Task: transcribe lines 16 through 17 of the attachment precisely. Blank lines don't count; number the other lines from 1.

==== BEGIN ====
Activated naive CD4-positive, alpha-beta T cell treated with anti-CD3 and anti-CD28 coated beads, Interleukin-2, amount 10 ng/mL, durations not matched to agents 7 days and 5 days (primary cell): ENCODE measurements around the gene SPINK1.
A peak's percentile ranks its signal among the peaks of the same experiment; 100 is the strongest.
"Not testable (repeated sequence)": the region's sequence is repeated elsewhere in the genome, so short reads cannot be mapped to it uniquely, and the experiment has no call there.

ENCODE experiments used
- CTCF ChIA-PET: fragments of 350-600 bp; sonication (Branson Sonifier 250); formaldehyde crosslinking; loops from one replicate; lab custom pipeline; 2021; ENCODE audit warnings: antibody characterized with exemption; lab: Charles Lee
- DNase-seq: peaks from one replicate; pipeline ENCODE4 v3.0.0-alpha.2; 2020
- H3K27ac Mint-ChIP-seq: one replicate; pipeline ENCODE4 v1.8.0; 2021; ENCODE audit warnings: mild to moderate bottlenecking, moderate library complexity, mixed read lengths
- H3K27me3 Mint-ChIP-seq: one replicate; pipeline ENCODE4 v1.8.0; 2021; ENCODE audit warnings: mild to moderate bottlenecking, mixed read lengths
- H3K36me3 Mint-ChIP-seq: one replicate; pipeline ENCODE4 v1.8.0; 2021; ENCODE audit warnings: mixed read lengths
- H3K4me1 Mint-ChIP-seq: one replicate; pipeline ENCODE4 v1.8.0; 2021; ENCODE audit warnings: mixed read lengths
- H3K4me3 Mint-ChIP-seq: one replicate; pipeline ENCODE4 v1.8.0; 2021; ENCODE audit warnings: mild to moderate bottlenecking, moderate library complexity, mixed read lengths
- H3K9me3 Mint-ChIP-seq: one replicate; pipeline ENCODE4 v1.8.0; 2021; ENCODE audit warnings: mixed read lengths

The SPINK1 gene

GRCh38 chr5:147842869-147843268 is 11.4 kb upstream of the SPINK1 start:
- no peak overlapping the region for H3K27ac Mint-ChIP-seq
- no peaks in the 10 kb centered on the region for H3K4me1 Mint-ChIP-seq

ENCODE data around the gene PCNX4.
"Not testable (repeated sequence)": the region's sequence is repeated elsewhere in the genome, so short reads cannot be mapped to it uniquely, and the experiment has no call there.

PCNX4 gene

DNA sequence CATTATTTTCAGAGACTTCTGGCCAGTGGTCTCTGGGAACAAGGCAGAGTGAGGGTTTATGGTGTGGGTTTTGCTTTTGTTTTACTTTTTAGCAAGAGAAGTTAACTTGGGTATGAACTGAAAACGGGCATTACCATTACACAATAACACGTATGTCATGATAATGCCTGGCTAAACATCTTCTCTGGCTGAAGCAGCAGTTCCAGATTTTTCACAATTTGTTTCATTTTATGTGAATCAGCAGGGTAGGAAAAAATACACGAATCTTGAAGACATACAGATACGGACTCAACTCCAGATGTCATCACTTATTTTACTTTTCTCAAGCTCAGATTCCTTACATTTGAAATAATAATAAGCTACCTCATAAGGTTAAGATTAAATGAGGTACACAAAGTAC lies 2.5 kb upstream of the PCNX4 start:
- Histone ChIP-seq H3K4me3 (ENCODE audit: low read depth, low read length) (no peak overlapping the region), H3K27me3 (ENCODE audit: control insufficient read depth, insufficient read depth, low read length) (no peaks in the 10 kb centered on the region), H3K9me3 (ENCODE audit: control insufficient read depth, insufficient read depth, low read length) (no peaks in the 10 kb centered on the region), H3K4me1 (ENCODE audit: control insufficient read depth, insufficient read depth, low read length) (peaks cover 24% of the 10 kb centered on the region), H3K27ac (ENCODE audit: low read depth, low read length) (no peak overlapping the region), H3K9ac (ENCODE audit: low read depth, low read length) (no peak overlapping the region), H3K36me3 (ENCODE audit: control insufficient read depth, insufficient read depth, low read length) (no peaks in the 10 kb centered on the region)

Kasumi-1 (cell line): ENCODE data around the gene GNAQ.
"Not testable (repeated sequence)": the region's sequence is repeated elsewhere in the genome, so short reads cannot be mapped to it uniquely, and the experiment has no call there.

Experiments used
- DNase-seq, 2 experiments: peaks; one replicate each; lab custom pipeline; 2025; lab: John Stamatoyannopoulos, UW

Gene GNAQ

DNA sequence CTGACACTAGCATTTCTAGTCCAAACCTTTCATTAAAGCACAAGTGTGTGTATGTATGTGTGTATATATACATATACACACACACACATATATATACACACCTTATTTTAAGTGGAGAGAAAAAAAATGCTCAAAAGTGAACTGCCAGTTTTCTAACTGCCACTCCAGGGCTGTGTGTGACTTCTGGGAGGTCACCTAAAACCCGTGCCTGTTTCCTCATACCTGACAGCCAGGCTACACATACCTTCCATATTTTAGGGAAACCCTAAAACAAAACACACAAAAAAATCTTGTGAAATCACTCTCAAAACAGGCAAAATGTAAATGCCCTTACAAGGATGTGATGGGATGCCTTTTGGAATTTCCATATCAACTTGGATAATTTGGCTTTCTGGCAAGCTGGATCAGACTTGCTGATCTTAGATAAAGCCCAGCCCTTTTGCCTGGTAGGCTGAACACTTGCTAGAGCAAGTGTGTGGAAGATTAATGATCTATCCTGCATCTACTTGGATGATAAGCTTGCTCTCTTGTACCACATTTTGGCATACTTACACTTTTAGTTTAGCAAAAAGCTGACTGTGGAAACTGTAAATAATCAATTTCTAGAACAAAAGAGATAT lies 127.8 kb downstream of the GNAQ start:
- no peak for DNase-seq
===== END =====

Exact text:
- no peaks in the 10 kb centered on the region for H3K4me1 Mint-ChIP-seq

ENCODE data around the gene PCNX4.